AP -- North Korea's new leader vowed in 2009 to wage war if the country's enemies shot down its long-range rocket, footage aired on state television showed Sunday in the first official word of his role in military operations before his father's death.
The documentary is the second in a week seeking to highlight Kim Jong Un's experience in leading North Korea's 1.2 million-strong military and was aimed at showing that he was in charge of the armed forces long before his father, former leader Kim Jong Il, died of a heart attack last month.
The son, who is in his late 20s, has moved swiftly into the role of "supreme leader" of the people, the ruling Workers' Party and the military despite questions abroad about how easily he could assume power with only a few years of grooming behind him. Kim Jong Il, in contrast, had 20 years of training when his father, North Korea founder Kim Il Sung, died of a heart attack in 1994.
Where a North Korea under Kim Jong Un is headed is deemed crucial because the country is locked in a long-running standoff over its nuclear ambitions and is grappling with chronic food shortages. North Korea has tested two atomic devices and is believed to be working toward mounting a bomb on a missile capable of reaching the U.S.
After years of acrimony, Pyongyang and Washington had begun discussions about food aid and how to restart nuclear disarmament talks that were suspended when Kim died last month. The U.S. and North Korea fought on opposite sides of the 1950-53 Korean War and do not have formal diplomatic relations.
Sunday's footage -- shown on a day believed to be Kim Jong Un's birthday -- confirmed that he was being groomed as early as 2009 to succeed Kim Jong Il. The choice of Kim Jong Un as successor among the elder Kim's three known sons was not revealed publicly until state media reported in September 2010 that he had been made a four-star general and a vice chairman of the Central Military Commission of the Workers' Party.
The video showed Kim Jong Un shaking hands with officials at a satellite control centre after scientists launched a rocket in April 2009 that stoked regional tensions and earned North Korea international sanctions and condemnation.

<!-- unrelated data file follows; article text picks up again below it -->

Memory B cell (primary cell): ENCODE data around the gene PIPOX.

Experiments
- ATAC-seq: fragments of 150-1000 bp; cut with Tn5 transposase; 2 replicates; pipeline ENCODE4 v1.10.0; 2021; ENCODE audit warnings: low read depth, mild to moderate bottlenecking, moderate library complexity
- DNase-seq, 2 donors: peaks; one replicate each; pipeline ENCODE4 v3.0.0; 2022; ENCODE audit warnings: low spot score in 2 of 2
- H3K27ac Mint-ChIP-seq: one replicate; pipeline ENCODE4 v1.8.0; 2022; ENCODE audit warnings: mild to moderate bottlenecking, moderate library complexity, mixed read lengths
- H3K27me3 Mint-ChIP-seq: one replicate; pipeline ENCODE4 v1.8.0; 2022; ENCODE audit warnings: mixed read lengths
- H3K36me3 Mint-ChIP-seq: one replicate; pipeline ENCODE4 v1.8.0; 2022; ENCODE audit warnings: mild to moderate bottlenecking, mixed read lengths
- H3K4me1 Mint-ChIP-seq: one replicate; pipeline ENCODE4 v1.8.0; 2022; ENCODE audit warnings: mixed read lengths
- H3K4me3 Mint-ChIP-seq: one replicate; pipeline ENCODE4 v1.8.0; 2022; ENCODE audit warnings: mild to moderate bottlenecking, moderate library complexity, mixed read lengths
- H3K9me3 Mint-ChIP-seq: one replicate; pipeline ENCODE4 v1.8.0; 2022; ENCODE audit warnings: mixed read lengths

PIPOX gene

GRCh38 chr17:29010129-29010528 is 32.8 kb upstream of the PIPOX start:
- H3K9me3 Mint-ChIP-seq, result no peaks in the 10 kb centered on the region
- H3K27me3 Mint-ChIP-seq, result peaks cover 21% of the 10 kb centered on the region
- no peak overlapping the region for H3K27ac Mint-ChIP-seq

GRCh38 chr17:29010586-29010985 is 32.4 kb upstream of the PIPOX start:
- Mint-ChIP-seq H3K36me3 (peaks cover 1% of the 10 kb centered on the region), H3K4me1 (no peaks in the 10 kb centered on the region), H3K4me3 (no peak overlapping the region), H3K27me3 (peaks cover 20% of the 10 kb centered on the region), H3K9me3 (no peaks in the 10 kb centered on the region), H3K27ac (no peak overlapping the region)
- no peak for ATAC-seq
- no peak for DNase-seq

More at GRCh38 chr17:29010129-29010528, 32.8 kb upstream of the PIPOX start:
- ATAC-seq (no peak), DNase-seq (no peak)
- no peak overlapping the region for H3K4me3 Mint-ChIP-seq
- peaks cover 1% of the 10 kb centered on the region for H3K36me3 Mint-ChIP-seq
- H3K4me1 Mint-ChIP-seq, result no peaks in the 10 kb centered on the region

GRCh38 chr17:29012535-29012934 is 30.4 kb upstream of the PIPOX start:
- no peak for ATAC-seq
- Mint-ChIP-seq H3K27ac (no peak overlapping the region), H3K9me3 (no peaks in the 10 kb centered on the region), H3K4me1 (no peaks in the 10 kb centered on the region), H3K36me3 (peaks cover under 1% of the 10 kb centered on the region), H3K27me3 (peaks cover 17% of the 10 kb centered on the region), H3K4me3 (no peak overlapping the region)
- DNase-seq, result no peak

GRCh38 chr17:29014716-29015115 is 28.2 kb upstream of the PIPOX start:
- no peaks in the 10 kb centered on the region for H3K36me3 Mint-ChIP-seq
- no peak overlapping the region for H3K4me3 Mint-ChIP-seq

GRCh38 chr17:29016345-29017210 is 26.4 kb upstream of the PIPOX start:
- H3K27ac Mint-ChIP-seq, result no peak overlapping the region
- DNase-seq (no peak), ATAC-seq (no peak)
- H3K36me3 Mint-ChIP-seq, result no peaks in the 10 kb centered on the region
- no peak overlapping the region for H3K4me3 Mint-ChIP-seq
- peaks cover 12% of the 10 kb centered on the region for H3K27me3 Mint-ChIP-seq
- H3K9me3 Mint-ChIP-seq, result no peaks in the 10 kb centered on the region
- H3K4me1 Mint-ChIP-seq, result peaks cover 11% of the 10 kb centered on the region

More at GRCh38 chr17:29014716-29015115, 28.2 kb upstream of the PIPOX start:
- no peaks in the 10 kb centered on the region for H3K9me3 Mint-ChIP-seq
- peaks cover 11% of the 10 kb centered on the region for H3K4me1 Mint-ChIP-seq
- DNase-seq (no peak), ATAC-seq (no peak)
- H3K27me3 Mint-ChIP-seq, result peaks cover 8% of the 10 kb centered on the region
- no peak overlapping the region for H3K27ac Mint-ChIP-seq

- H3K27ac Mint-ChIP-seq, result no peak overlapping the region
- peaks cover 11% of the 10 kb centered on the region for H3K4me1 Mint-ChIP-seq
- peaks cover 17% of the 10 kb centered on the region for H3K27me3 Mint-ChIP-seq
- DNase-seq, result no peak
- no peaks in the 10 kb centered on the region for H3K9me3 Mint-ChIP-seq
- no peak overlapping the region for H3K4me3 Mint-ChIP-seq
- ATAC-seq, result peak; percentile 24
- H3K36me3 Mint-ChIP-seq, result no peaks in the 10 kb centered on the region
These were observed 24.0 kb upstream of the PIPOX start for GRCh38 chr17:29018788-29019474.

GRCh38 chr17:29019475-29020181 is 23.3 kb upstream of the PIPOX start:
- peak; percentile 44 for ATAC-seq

"I had decided to wage a real war if the enemies shot down" the rocket, Kim Jong Un was quoted as saying. A voice-over described Kim Jong Il as saying his son was in charge of the military's anti-rocket interception operations at the time.
North Korea has said it successfully sent a satellite into orbit as part of a peaceful bid to develop its space program. U.S. and South Korean officials, however, said no satellite or other object reached orbit, and accused the North of using the launch to test its long-range missile technology.
At the time, Japan had threatened to shoot down any debris from the rocket if the launch went awry. U.S. lawmakers also urged their military to shoot the rocket down.
The video also showed Kim Jong Un navigating a tank, observing fighter jets and firing exercises, and posing for photographs with soldiers. He is shown seated in the tank's cockpit and speaking to officers with the hatch cover open. He later drove it on a snow-covered road as his father watched from a reviewing stand.
Both father and son wore heavy winter parkas. State TV did not say when the video was taken.
For two years, North Koreans were told that Kim Jong Un, who graduated from Kim Il Sung Military University, was a military genius, Pyongyang residents have told The Associated Press.
Sunday's documentary said Kim Jong Un had intensified military training, and showed fighter jets tearing through the skies, and soldiers jumping out of planes with parachutes and firing multiple-rocket launchers.
It cited Kim Jong Il as saying, "Our general resembles me. ... I sometimes admire his strong belief, resolve and gut."
Kim is also quoted as saying his son has "outstanding (military) strategies and is well-versed in military tactics. ... He is a man of many abilities and the genius among the geniuses."
Another documentary aired a week ago showed Kim Jong Un visiting a premier tank division with strong historical and family ties in the first solo inspection trip made after his father's death.
Since Kim Jong Il's death on Dec. 17, the process to install his son as leader has been quick, with top military and party officials wasting no time in pledging their loyalty to the third Kim to lead the nation of 24 million since it was founded in 1948.
Kim Jong Un, who was recently named supreme commander of the Korean People's Army, has pledged to uphold Kim Jong Il's "military first" policy.
He is believed to have turned 28 or 29 on Sunday, though his exact birth date has not been confirmed by the government. The birthdays of his father and grandfather are considered the nation's most important holidays, but Kim Jong Un's birthday has not been declared a national holiday.
AP Korea bureau chief Jean H. Lee contributed to this report. Follow her at twitter.com/newsjean.